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It’s all about the aero

March 16th, 2009

McLaren MP4-24 in testingMark Hughes has written an interesting piece on the ITV F1 website about the problems McLaren have been having with their new car.

McLaren won the 2008 Drivers’ Championship and were among the favourites going into the 2009 season after early testing.  But recently the Woking squad have been falling further and further behind the other teams and drivers Lewis Hamilton and Heikki Kovalainen have been lapping a couple of seconds off the pace.  After much speculation team boss Martin Whitmarsh confirmed McLaren weren’t sandbagging and those lap times were the best they could do.

But how could such a beautiful car be so slow?  And how could something with a nose like the Renault be faster?  It all comes down to the black art of aerodynamics.  While McLaren have banks of supercomputers running CFD analysis and a state of the art wind tunnel back in Woking, all it takes is one little disturbance in the airflow to effectively “switch off” a perfectly good aero part.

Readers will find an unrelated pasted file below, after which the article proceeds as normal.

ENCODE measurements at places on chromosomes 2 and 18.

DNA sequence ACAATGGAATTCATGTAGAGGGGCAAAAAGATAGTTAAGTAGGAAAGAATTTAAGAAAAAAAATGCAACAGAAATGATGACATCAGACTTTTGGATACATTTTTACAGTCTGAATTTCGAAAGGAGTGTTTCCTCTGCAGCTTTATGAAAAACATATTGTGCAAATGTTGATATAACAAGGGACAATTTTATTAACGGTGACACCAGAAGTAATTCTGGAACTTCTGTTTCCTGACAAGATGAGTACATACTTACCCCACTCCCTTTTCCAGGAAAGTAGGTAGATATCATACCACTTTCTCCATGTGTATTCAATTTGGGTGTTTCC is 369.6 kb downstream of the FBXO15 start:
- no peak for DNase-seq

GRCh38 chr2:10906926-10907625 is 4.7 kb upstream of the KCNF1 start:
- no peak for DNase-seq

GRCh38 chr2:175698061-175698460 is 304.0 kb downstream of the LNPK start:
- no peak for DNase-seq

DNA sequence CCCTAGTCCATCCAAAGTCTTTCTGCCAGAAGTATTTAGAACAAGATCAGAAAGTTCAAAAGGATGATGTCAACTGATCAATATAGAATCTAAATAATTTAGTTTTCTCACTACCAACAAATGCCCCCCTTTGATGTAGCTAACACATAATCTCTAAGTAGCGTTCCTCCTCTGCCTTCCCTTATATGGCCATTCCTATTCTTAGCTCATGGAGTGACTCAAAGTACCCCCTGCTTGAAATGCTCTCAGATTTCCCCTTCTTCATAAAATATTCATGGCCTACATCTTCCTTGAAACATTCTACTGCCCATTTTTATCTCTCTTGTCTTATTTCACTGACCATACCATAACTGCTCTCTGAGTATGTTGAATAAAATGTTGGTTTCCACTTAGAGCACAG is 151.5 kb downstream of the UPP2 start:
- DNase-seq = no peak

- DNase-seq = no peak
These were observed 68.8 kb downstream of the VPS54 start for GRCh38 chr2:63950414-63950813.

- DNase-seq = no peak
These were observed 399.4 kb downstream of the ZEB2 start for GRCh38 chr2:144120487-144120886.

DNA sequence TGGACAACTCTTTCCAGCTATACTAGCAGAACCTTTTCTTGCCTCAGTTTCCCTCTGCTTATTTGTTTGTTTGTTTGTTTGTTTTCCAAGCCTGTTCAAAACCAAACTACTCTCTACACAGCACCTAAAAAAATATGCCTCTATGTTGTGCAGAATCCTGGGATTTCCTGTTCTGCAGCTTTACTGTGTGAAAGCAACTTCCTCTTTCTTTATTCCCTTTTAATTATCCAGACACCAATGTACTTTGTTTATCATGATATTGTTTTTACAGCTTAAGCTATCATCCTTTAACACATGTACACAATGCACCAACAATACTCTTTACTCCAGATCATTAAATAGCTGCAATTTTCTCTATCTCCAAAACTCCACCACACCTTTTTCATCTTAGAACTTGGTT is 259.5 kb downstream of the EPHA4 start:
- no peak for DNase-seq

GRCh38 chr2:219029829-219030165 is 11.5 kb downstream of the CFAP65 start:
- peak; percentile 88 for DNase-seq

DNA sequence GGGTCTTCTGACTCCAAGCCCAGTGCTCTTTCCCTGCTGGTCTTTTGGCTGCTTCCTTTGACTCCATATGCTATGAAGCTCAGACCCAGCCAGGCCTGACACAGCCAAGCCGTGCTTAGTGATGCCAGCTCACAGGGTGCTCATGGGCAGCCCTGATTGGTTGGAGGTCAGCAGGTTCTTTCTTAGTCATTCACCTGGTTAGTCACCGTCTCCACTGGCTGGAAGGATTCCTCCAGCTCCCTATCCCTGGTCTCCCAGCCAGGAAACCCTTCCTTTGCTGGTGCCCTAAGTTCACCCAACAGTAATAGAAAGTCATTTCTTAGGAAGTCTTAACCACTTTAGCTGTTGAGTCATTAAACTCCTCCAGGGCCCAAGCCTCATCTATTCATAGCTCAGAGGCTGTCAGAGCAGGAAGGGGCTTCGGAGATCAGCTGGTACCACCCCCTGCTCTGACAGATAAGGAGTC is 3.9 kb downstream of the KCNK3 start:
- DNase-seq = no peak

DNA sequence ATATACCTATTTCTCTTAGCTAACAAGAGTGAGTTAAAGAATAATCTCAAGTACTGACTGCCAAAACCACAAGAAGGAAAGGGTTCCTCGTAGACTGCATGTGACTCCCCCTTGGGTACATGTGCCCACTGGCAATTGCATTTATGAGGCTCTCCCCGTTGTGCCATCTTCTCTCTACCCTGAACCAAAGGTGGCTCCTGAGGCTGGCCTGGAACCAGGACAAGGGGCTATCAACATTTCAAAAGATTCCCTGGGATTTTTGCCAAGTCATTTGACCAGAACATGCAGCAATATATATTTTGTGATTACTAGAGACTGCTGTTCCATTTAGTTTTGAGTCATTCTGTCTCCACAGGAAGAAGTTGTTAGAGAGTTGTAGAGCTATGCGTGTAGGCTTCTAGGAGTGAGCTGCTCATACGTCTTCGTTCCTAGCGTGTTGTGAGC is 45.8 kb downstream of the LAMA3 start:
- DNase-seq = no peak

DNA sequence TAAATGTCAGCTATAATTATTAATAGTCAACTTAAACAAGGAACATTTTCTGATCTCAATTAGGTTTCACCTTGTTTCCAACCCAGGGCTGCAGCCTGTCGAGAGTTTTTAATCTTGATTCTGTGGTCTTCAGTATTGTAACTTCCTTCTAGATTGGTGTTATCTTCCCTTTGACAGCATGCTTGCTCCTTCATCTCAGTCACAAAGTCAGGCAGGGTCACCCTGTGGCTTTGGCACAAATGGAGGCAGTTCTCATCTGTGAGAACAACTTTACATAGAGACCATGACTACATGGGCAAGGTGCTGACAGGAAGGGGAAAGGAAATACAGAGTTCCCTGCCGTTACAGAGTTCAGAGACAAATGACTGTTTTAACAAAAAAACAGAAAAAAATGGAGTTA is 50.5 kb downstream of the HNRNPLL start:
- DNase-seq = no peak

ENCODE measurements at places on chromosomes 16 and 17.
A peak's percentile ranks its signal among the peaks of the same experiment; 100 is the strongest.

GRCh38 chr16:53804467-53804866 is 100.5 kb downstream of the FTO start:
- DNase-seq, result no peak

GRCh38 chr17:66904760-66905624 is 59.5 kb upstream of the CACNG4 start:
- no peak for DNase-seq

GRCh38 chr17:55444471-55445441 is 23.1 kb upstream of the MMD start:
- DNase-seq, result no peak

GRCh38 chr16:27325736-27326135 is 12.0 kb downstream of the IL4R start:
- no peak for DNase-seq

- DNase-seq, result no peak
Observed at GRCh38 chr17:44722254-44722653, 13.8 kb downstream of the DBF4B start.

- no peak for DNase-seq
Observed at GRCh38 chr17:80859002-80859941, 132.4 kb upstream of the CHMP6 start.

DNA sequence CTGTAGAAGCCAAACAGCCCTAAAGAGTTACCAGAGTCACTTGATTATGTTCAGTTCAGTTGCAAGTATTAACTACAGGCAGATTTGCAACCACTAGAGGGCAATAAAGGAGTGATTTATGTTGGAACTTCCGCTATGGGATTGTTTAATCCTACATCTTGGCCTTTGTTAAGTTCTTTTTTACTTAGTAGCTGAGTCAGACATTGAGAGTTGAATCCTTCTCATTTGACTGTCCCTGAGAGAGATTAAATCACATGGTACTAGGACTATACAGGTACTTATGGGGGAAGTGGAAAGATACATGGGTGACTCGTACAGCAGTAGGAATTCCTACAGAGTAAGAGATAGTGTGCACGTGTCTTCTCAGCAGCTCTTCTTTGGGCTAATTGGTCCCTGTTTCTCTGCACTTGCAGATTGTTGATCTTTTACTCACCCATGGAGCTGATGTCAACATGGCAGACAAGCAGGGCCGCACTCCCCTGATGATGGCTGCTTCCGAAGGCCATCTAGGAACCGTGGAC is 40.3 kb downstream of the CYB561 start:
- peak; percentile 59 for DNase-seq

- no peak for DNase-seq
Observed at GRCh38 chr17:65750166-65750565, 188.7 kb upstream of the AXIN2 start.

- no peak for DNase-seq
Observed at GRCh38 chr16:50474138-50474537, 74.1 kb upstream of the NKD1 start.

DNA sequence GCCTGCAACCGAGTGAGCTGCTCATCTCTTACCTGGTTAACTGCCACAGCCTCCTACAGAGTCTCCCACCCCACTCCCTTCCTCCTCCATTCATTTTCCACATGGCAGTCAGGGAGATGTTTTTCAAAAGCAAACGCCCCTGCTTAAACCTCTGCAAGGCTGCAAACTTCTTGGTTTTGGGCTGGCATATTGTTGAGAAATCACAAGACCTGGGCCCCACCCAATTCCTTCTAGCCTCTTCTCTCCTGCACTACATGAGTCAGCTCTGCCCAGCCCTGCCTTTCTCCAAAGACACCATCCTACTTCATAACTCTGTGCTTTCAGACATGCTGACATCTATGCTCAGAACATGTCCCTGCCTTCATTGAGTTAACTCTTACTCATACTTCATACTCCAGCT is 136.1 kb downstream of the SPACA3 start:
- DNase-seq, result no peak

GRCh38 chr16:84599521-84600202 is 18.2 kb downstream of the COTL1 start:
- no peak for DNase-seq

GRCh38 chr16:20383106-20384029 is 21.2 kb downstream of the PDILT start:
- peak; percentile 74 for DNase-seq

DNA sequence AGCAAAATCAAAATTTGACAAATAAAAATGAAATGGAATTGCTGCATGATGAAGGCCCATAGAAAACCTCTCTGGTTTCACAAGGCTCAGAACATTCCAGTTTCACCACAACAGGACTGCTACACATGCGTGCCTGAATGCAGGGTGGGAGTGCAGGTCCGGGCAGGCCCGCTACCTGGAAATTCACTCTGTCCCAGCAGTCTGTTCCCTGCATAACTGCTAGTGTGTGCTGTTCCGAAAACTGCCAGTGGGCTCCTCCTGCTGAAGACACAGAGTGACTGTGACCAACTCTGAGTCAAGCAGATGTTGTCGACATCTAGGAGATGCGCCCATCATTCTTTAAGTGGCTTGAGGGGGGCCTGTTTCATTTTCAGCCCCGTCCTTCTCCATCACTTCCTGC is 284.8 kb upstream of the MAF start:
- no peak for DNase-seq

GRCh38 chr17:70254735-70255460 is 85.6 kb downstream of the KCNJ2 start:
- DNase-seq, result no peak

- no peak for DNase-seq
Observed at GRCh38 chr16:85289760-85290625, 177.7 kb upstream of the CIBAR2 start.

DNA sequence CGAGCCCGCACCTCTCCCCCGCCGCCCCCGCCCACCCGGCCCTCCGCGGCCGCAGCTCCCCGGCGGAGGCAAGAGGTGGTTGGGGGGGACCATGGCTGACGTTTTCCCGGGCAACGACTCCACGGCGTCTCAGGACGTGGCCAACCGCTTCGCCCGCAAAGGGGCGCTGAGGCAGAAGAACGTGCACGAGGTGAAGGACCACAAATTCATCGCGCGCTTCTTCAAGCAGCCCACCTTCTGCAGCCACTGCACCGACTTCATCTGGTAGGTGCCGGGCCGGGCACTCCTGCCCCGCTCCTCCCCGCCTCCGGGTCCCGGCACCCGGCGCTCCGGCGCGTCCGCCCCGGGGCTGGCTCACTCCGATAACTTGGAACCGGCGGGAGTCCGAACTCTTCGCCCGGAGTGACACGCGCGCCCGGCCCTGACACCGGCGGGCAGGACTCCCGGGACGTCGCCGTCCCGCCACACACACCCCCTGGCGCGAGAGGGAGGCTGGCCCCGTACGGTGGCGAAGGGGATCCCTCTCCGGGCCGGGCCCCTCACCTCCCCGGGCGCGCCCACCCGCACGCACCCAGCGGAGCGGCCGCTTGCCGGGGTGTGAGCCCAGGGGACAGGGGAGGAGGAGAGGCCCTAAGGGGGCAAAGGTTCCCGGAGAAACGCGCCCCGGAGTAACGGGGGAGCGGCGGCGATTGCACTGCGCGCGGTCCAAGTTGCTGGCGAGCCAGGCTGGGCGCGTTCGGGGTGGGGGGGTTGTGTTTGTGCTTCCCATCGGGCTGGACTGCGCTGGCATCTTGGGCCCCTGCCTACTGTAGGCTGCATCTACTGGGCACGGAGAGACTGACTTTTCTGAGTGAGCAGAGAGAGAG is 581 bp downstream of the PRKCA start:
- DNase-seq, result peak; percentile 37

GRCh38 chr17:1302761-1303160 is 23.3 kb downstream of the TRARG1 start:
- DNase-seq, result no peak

McLaren’s problems highlight the importance of aerodynamics in Formula One.  With no development allowed on engines, aerodynamics is where most of an F1 car’s speed can be won or lost.  Take the Brawn GP BGP 001; it has the same engine as the McLaren, but better aero and Jenson Button and Rubens Barrichello have been putting in some scorching lap times.

The good news for McLaren fans, according to Hughes, is that once the McLaren engineers find the problem it should be pretty straightforward to fix.  The question is can they find the problem before they give away too many points?

In other aerodynamic developments, the Brawn GP diffuser’s legality has been called into question along with the Toyota and Williams.  According to Cologne newspaper Express, the BGP 001 design links the floor with the diffuser in a sneaky (and illegal) way to generate more downforce.  The FIA have already inspected the Toyota and Wiliams cars and found them, in their opinion, legal.  As Max Mosley says:

The current FIA view is that Williams and Toyota have been clever and found a loophole in the rules. It’s probably wrong, but they’ve exploited the wording of the rules in a clever way.

But because of the way these things work, the teams have to wait until Melbourne if they want to lodge an official protest.

And finally, Williams have decided to remove the cockpit-mounted ‘skate fins’ that appeared on their car in testing.  It seems like FIA technical delegate Charlie Whiting didn’t like the safety implications of two massive spikes on either side of the driver’s head and I can’t say I disagree.  They did look kind of cool though.

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